Books: No food, no order and no hope in the US in 2050
Fiction: California Edan Lepucki Little Brown, hdbk, 388pp, £21.50
Published 03/08/2014 | 02:30
Sometime in the middle of this century, America is virtually in ruins. There's still a central government, just about, but to all intents and purposes the country has been broken apart by environmental catastrophe, rising poverty, social meltdown and the oil running out.
The rich now live in self-contained communities; the poor slowly expire in derelict cities or isolated rural homesteads. There's little food left, little money, little hope of a future.
It's a tremendous setting for a novel, especially if (like me) you love these near-future dystopias. And California, the debut from US author Edan Lepucki, is a very fine book indeed.
The central characters are married couple Cal (short for Calvin, not California, as one person jokes) and Frida.
Having fled LA a few years before, they eke out a basic, agrarian existence in a log cabin, somewhere in the North West. Their only human contact is August, a mysterious traveller who arrives monthly and seems able to get his hands on products long-thought extinct.
Their neighbours, the Miller family, commit suicide, seemingly unable to face the despair anymore. But before dying, dad Bo tells Cal of a series of man-made barriers, two days hence, which suggest an organised settlement of some sort. They suggest society, community, order; a possible fresh start. Cal and Frida, now pregnant, set out with mixed trepidation and optimism. They get there alright, and it exists, yes - but this potential Eden may prove to be more hell than heaven, as new dangers arise and old ghosts spring unnervingly back to life.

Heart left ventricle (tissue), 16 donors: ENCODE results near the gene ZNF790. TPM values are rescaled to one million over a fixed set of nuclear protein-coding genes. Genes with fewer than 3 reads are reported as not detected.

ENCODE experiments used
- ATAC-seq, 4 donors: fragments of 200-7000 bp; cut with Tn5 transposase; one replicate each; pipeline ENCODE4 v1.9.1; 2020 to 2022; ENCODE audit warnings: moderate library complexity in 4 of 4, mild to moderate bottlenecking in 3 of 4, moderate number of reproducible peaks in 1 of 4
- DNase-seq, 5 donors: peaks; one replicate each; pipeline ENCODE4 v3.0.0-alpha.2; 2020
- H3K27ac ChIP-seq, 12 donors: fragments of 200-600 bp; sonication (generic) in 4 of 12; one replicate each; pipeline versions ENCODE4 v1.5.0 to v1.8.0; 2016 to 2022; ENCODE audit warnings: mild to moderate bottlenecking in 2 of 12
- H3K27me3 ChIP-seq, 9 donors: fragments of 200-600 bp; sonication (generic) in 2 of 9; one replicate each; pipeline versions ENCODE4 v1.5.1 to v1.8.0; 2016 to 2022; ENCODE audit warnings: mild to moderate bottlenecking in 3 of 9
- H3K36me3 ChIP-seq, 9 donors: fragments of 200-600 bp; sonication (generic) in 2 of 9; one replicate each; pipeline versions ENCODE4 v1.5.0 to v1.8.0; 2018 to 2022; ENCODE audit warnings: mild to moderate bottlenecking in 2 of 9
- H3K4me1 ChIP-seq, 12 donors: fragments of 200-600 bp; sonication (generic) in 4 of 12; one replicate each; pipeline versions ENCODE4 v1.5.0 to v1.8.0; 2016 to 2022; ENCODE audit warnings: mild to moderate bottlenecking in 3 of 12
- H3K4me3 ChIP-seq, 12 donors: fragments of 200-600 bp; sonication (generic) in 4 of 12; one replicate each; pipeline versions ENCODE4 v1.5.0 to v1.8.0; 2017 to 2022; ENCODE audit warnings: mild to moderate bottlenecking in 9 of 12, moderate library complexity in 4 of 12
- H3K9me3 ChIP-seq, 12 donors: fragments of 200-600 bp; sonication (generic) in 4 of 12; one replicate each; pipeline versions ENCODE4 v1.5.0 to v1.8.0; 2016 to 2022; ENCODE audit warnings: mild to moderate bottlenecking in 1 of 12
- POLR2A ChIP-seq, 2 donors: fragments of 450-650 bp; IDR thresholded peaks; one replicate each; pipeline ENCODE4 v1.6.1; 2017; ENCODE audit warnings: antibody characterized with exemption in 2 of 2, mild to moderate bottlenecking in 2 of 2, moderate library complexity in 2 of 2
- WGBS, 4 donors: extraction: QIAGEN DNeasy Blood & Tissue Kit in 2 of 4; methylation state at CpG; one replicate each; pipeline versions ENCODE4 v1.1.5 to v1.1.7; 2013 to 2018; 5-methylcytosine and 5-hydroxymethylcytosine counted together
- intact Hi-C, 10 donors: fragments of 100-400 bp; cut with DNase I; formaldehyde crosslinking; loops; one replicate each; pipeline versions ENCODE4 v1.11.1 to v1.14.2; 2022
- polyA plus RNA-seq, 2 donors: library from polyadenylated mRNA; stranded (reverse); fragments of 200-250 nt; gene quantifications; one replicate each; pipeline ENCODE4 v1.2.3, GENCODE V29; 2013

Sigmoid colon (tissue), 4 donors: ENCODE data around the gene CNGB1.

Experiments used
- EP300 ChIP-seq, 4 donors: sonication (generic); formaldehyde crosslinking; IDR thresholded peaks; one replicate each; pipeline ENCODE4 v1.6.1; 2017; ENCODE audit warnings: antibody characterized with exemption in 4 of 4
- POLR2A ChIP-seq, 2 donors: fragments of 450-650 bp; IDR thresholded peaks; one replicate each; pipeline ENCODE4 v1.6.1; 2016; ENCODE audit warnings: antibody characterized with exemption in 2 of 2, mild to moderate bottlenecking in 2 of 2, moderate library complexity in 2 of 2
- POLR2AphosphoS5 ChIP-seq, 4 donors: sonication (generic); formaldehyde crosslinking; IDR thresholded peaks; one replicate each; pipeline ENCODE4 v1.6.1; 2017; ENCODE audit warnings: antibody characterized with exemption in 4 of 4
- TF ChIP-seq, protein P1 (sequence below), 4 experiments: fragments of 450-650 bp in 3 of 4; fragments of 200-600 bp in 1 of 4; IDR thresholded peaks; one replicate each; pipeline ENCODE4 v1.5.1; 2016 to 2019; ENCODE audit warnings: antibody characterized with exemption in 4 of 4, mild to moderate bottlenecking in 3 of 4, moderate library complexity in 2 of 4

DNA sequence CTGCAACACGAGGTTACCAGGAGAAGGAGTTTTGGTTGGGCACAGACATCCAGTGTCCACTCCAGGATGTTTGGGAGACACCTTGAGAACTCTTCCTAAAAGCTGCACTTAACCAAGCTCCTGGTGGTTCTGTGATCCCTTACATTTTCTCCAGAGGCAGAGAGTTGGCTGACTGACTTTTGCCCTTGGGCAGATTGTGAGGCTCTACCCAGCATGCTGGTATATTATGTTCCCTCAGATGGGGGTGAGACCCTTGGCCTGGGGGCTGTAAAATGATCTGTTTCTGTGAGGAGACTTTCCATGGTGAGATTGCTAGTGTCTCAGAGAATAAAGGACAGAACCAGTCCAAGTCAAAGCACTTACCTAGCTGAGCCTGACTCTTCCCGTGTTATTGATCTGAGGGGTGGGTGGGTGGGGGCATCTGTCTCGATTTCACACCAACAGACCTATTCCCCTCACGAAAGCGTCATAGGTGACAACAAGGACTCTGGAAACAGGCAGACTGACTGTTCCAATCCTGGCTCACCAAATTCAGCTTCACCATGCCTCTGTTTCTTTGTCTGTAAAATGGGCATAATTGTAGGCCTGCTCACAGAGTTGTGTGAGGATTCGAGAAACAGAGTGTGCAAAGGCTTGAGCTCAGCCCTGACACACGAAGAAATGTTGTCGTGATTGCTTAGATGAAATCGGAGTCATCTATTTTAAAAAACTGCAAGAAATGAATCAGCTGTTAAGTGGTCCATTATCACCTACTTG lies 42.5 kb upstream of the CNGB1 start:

The blurb suggests that California is in the vein of Cormac McCarthy's post-apocalyptic classic The Road. It's not quite as overwhelmingly grim as that great novel - the world hasn't fully gone to hell in a handcart, though it might be getting there.
For me, California was more reminiscent of Margaret Atwood's Madd Addam trilogy, especially the opening book, Oryx and Crake. Lepucki's writing is pretty Atwood-esque anyway: literary and elegant in a smooth, unforced way, with that droll sense of humour and a relentlessly clear eye for both personal psychology and macro-trends in society.
And give it another few years, and the world of California might very well disintegrate into the sun-bleached, blood-drenched nightmare of Oryx and Crake.
I had one small caveat, which may reflect more on me than this otherwise exemplary novel: I couldn't fully follow the plot in its final 50 or so pages. Political conspiracies, plot twists and dramatic revelations come fast, perhaps a little too fast; it's not that any of this feels forced or jointed-on, but it wasn't always clear who had done what and why.
But, this may well be deliberate. Ambiguity is the hallmark of great art anyway - it reflects more precisely the uncertain, hazy, sometimes unknowable nature of life itself. California is fractionally short of "great", but it is very, very good.
Darragh McManus' young adult novel, Shiver the Whole Night Through, is published on November 6
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